The Elephant in the Brain with Psychics and Mediums - Kevin Simler - Robin Hanson - Mary Roach - Joe Abittan - Spook: Science Tackles the Afterlife

The Elephant in the Brain with Psychics and Mediums

In the book The Elephant in the Brain, Robin Hanson and Kevin Simler argue that our own self-interest drives a huge amount of our behavior. On the surface this doesn’t sound like a huge shock, but if you truly look at how deeply our self-interest is tied to everything we do, you start to see that we like to pretend that we don’t act purely out of our own self-interest. Instead, we lie to ourselves and others and create high minded reasons for our beliefs, behaviors, and actions. But our self-interest is never far behind. It is always there as the elephant in the room (or brain) influencing all that we do even if we constantly try to ignore it.
This is likely what happens when people visit psychics and mediums with the hopes of learning about their future or reconnecting with the spirit of a lost one. Mary Roach describes what is going on with psychics, mediums, and their clients in her book Spook, and I think her explanation is a strong argument for the ideas presented by Hanson and Simler in The Elephant in the Brain. She writes:
“It seems to me that in many cases psychics and mediums prosper not because they’re intentionally fraudulent, but because their subjects are uncritical. The people who visit mediums and psychics are often strongly motivated or constitutionally inclined to believe that what is being said is relevant and meaningful with regard to them or a loved one.”
Both psychics/mediums and their subjects are motivated by self-interests that they don’t want to fully own up to. They both deceive themselves in order to appear to genuinely believe the experience. If you can fool yourself then it becomes much easier to fool others, and that requires that you ignore the elephant (your self-interest) in your brain.
Clients want to believe they are really interacting with the spirit of a lost one and not being fooled or defrauded. Critical thinking and deliberately acknowledging that they are susceptible to being fooled are ignored and forgotten. Instead, the individual’s self-interest acts behind the scenes as they help create the reality they want to inhabit with the help of the psychic or medium.
The psychics and mediums also don’t want to be viewed as fraudsters and quacks. They hide the fact that they have economic and social motivations to appear to have special powers and signal their authenticity. If a client is uncritical, it helps the entire process and allows both parties to ignore their self-interest acting below the surface. Ultimately, as Roach argues, the process is dependent on both practitioners who are willing to believe their subjects are having authentic experiences and on subjects to then believe their psychics and mediums are genuinely communicating with the dead. Without either, and without the self-deception for both, the whole process would fall apart.
Mary Roach on Reincarnation in India

Mary Roach on Reincarnation in India

In the book Spook, Mary Roach writes, “People don’t seem to approach life with the same terrified, risk-aversive tenacity that we do. I’m beginning to understand why, religious doctrine aside, the concept of reincarnation might be so popular here. Rural India seems like a place where life is taken away too easily – accidents, childhood diseases, poverty, murder. If you’ll be back for another go, why get too worked up about the leaving?” Roach is joking of course, but this quote comes at the end of a lengthy description of dangers and risks that she experienced in India that we would find appalling in the United States. Her travels to India brought her face to face with cyclists moving through heavy traffic and breathing diesel smog. She was afraid of large trucks overflowing with potatoes and cauliflower that threatened to spill over onto the vehicle she was riding in. And she was also afraid for the lives of more than one woman riding precariously on the back of a fast moving Vespa.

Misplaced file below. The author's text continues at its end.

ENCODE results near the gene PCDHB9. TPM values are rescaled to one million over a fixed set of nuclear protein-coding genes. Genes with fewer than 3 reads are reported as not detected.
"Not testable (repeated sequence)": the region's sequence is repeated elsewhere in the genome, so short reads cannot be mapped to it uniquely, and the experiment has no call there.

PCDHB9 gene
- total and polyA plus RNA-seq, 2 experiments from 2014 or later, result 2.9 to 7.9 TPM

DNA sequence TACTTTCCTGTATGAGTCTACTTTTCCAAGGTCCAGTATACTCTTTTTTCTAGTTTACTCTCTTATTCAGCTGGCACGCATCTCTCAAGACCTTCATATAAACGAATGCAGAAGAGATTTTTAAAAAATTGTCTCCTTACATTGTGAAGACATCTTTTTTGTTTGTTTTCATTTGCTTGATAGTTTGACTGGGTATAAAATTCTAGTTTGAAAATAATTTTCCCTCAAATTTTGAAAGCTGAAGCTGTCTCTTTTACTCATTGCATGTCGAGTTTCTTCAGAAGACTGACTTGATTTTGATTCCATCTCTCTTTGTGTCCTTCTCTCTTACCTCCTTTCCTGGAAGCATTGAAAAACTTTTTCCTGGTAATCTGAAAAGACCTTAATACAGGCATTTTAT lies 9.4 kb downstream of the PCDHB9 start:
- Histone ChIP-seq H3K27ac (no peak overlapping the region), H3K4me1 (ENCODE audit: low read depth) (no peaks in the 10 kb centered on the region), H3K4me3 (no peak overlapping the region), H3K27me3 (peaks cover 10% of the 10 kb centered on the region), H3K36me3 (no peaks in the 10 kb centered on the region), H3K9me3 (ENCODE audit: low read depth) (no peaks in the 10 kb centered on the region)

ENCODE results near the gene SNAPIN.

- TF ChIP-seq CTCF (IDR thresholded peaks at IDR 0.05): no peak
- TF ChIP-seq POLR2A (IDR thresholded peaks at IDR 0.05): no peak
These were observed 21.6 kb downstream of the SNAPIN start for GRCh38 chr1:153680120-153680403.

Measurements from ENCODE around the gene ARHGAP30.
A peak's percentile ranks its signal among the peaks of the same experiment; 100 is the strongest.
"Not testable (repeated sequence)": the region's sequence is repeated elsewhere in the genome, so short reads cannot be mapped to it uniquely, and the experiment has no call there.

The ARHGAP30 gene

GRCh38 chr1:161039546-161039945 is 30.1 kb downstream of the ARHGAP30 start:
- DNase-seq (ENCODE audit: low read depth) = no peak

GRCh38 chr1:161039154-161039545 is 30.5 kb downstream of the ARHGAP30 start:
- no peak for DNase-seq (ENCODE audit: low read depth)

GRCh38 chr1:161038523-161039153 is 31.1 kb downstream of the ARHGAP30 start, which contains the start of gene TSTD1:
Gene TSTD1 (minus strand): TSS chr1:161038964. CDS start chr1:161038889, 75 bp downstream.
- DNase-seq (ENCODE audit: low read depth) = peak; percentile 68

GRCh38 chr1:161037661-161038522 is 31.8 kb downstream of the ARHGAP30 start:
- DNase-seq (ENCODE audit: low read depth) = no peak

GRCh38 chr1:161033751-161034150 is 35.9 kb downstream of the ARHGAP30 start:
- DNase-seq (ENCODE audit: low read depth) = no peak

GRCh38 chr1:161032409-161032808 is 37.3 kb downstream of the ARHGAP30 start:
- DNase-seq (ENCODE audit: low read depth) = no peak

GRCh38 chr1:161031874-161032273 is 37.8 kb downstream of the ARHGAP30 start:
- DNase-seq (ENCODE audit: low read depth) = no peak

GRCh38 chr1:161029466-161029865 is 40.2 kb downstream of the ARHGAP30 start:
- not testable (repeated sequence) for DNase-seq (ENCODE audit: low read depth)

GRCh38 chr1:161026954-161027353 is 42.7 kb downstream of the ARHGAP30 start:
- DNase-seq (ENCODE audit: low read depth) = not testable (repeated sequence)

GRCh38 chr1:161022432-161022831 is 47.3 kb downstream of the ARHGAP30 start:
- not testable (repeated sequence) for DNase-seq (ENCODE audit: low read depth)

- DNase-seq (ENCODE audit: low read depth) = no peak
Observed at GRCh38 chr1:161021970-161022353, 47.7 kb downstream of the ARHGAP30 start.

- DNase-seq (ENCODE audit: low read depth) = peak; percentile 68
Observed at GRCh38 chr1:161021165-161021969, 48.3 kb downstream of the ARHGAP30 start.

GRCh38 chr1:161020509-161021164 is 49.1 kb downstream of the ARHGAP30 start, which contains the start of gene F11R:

While the quote is funny, it does get at some interesting ways of thinking about life, death, and how we go about our days. I’m not sure how much of our differences in risk tolerance in the United States versus India comes down to beliefs in reincarnation, but I can see how ideas of reincarnation would be comforting in a dangerous society. I don’t know if reincarnation would be enough to create a moral hazard scenario where people were intentionally negligent about safety because they expected to come back in another life, but I’m sure there is some impact that could be studied.
The quote from Roach also seems to suggest that Americans value our lives differently than individuals in India. She highlights how risk averse Americans tend to be, referring to how much we go out of our way to ensure everything we interact with is safe, and how we try to limit risk in everything from roller coasters to strollers. I think that what is likely going on is a difference in culture that stretches back years and is fraught with technological limitations and differences in population density. I am currently listening to an audiobook with an author who interviewed friends from her childhood in rural Ohio in the 1960’s and 70’s. Her dad was a doctor, and she notes how many individuals, including children, died in accidents involving farming equipment. Today we have adopted technology within everything we do, allowing us to make the world safer. Risk stands out more than in the 1960’s and 70’s when we didn’t have the technology to make everything as safe as we can now. Perhaps the difference that Roach noted, that she jokingly attributed to belief in reincarnation, is simply due to limitations in technology and a need to earn money.